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N297CA accident description

Missouri map... Missouri list
Crash location 38.751111°N, 90.371389°W
Reported location is a long distance from the NTSB's reported nearest city. This often means that the location has a typo, or is incorrect.
Nearest city St Louis, MO
38.629100°N, 90.205400°W
12.3 miles away
Tail number N297CA
Accident date 23 May 2013
Aircraft type Bell 206B
Additional details: None

NTSB Factual Report

On May 23, 2013, about 2100 central daylight time, a Bell 206B helicopter, N297CA performed an autorotation to a forced landing at the Spirit of St. Louis Airport (KSUS), St. Louis, Missouri. The flight instructor and commercial rated pilot were not injured and the helicopter was substantially damaged. The helicopter was registered to GM Leasing Co., LLC and operated by Air-Evac Lifeteam, O'Fallon, Missouri, under the provisions of 14 Code of Federal Regulations Part 91 as a training flight. Night visual meteorological conditions prevailed for the flight that operated on a company flight plan.

The flight instructor reported that he was demonstrating a normal takeoff. As the helicopter accelerated to about 50 knots and was 20 feet in altitude, there was a loud bang. The helicopter yawed left, and then the instructor elected to perform an autorotation landing with forward airspeed on the taxiway.

During an initial visual inspection of the airframe, no observable damage was noted. Inspection of the engine, revealed a case breach on the axial compressor. Further examination of the helicopter's airframe revealed substantial damage to the aft fuselage and main rotor system.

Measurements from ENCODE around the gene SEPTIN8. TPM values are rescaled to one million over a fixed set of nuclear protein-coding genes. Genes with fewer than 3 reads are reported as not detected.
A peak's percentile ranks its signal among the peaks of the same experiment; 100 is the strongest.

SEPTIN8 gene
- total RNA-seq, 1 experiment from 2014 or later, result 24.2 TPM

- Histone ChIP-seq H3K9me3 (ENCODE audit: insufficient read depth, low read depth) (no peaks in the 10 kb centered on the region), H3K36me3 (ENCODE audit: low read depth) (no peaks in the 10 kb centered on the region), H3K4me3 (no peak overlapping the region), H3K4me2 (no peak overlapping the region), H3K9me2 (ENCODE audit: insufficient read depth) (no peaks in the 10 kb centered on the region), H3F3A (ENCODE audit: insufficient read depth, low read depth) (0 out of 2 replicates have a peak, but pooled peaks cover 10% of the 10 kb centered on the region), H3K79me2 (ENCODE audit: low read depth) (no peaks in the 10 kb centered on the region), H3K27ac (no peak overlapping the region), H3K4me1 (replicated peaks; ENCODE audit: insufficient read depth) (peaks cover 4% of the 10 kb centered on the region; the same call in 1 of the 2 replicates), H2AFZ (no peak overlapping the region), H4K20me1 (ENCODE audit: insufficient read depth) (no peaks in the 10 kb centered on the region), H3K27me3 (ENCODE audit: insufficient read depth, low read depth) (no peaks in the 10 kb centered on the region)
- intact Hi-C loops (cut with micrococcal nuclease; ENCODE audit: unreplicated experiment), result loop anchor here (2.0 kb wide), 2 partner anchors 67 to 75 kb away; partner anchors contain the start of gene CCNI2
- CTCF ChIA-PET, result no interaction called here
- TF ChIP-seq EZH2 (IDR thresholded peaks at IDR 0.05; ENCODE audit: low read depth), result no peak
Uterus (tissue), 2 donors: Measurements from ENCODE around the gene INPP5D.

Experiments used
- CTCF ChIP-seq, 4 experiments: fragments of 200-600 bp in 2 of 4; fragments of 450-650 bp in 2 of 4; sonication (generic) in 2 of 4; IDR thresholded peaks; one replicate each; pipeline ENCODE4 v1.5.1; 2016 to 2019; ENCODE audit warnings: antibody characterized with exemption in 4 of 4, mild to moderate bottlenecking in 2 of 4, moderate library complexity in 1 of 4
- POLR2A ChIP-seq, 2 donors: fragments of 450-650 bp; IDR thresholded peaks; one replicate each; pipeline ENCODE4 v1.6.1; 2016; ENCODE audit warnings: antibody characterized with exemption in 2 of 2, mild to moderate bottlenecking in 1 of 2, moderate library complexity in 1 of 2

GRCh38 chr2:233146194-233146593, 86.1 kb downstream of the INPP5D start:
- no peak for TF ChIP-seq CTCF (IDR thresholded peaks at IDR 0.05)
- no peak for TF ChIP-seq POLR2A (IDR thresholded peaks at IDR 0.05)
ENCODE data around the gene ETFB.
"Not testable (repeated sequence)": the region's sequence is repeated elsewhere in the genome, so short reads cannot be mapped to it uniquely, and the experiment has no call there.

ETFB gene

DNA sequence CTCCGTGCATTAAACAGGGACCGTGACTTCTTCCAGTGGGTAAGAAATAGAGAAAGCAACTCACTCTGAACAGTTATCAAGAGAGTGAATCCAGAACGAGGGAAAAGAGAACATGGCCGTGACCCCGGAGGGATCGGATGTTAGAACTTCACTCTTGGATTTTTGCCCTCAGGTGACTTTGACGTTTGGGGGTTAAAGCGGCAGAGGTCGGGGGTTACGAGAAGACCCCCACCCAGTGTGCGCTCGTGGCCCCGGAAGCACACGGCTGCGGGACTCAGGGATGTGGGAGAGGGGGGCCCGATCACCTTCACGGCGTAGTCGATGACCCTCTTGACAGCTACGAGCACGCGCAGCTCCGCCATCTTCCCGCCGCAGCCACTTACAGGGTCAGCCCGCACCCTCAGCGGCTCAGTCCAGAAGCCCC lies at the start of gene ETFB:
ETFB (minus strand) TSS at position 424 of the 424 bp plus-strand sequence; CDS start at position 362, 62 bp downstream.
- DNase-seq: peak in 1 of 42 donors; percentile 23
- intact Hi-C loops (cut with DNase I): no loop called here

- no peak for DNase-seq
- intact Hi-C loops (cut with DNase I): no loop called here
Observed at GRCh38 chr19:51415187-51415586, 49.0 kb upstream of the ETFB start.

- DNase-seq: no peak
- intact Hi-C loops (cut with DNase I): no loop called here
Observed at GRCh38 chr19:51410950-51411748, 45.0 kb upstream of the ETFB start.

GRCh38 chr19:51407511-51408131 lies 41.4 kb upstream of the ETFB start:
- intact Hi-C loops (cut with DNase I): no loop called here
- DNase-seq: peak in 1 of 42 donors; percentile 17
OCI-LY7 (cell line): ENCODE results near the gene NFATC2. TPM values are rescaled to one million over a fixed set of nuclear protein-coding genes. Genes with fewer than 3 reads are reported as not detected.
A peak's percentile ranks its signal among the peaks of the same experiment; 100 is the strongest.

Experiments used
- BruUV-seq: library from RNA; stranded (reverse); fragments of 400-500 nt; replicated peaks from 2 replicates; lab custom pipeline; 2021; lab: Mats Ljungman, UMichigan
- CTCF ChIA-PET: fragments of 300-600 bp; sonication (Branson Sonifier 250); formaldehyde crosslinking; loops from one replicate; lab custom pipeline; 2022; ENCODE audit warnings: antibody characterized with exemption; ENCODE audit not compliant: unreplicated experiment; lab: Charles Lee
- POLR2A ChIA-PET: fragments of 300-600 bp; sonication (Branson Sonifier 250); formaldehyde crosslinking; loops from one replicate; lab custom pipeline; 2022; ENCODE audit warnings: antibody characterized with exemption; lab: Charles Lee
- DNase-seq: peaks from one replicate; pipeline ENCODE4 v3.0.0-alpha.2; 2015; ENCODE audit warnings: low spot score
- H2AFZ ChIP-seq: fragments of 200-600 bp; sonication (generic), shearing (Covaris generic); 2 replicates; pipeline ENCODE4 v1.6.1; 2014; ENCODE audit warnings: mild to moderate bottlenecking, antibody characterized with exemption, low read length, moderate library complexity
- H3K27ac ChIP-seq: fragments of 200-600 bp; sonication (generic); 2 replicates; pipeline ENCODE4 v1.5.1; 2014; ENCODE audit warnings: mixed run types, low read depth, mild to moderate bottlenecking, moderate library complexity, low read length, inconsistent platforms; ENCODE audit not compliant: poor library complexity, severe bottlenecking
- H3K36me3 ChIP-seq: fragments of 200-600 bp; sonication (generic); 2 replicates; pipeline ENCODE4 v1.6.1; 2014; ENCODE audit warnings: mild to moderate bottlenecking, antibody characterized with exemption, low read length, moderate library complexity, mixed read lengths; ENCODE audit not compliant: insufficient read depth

A review of the helicopter's Rolls-Royce 250-C20B engine maintenance records, revealed that the engine had 15,179.6 hours TSN (time since new) and 4,948 cycles TSN. The engine's compressor had 13,874 hours (TSN) and the compressor rotor stage 1-6 wheels had 1,185.3 hours (TSN) and were Parts Manufacturer Approval (PMA) replacement parts.

The examination of the engine revealed several areas where the compressor case had been breached by fragments exiting the engine. Further examination of the stage 1 compressor blades revealed the blades were in place and in good condition. The stage two blades were present, but exhibited varying degrees of trailing edge damage. All stage 3 through 6 blades had separated at the blade root. The 3, 4, and 6 compressor stator vanes were completely separated and ingested. Stage 2 and 5 vanes were present, but bent and/or torn in the direction of rotation.

The compressor impeller was intact, but had leading edge damage 360-degrees around the disk. Several impeller blades exhibited blade tip bending, consistent with debris ingestion.

The axial compressor rotor and stator was sent to the National Transportation Safety Board (NTSB) materials lab, in Washington, D.C. Examination of the 3rd stage wheel found a blade root that had about a 54% progressive cracking area, consistent with fatigue. The examination also found indications of fatigue on stage 3 through 6 blades.

NTSB Probable Cause

The loss of engine power due to the separation of compressor blades, which resulted from fatigue cracking.

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